Commonsense illness beliefs, adherence behaviors, and hypertension control among African Americans

Eric B. Hekler, Jennifer Lambert, Elaine Leventhal, Howard Leventhal, Eric Jahn, Richard J. Contrada

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55 Scopus citations

Abstract

Hypertension, particularly among African Americans, has been increasing in importance in the past 10 years. One aspect of this problem is poor disease management. This study examined illness beliefs, behaviors, and hypertension control among 102 African American outpatients. Participants were interviewed about their commonsense beliefs concerning hypertension and its management in accordance with Leventhal's commonsense model of self-regulation (CSM). Also assessed were medication adherence, stress-reducing behaviors, and lifestyle behaviors recommended for blood pressure control. Blood pressure was measured at about the time of interviewing. Results indicated that endorsement of a medical belief model of hypertension (i.e., caused and controlled by factors such as diet, age, and weight) was cross-sectionally associated with lower systolic blood pressure, a relationship that was statistically mediated by lifestyle behaviors (e.g., cut down salt, exercise). Endorsement of a stress belief model (i.e., stress is the main factor in hypertension cause and control) was associated with engagement in stress-related behaviors but not with blood pressure. These results further support the utility of the CSM for understanding patients' disease management behaviors.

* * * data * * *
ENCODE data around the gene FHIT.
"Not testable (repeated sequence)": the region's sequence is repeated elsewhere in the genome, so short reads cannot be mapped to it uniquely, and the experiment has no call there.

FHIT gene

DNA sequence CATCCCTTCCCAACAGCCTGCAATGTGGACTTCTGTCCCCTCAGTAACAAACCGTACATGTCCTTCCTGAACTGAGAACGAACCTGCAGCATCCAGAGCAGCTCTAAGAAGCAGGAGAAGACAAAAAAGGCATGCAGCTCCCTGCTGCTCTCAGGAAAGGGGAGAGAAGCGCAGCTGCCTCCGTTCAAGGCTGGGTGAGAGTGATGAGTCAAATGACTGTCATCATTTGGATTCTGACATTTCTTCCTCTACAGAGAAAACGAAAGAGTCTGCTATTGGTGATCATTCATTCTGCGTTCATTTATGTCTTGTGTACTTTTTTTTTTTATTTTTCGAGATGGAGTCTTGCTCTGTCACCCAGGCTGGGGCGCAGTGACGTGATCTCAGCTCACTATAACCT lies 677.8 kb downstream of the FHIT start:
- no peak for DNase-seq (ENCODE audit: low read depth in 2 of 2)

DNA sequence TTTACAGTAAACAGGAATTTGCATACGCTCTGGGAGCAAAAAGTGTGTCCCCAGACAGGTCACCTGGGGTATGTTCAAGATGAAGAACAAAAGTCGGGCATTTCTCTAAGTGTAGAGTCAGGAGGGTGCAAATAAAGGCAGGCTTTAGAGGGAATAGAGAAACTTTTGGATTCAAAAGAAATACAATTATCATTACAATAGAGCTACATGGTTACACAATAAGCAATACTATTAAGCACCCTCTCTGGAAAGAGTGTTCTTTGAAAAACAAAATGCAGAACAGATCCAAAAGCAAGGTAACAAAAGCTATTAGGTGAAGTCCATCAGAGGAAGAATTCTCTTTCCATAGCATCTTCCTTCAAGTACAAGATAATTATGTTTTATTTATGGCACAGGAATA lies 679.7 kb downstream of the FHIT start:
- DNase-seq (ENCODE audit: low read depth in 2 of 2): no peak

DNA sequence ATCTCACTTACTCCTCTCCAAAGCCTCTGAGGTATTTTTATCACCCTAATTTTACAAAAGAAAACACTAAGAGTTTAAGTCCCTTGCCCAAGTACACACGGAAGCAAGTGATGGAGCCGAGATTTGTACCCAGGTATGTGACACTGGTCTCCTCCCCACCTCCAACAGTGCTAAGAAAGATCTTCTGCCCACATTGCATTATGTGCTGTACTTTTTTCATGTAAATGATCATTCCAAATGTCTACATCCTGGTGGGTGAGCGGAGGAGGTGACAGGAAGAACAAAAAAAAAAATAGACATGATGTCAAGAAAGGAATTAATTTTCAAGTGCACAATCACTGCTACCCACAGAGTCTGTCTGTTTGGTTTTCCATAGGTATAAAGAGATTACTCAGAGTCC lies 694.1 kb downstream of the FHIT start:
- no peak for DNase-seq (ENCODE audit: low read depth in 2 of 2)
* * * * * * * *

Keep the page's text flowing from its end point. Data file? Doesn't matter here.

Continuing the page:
Original languageEnglish (US)
Pages (from-to)391-400
Number of pages10
JournalJournal of Behavioral Medicine
Volume31
Issue number5
DOIs
StatePublished - Oct 1 2008

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Keywords

  • African American
  • Disease management
  • Hypertension
  • Illness beliefs

ASJC Scopus subject areas

  • Psychology(all)
  • Psychiatry and Mental health

Cite this

Hekler, E. B., Lambert, J., Leventhal, E., Leventhal, H., Jahn, E., & Contrada, R. J. (2008). Commonsense illness beliefs, adherence behaviors, and hypertension control among African Americans. Journal of Behavioral Medicine, 31(5), 391-400. https://doi.org/10.1007/s10865-008-9165-4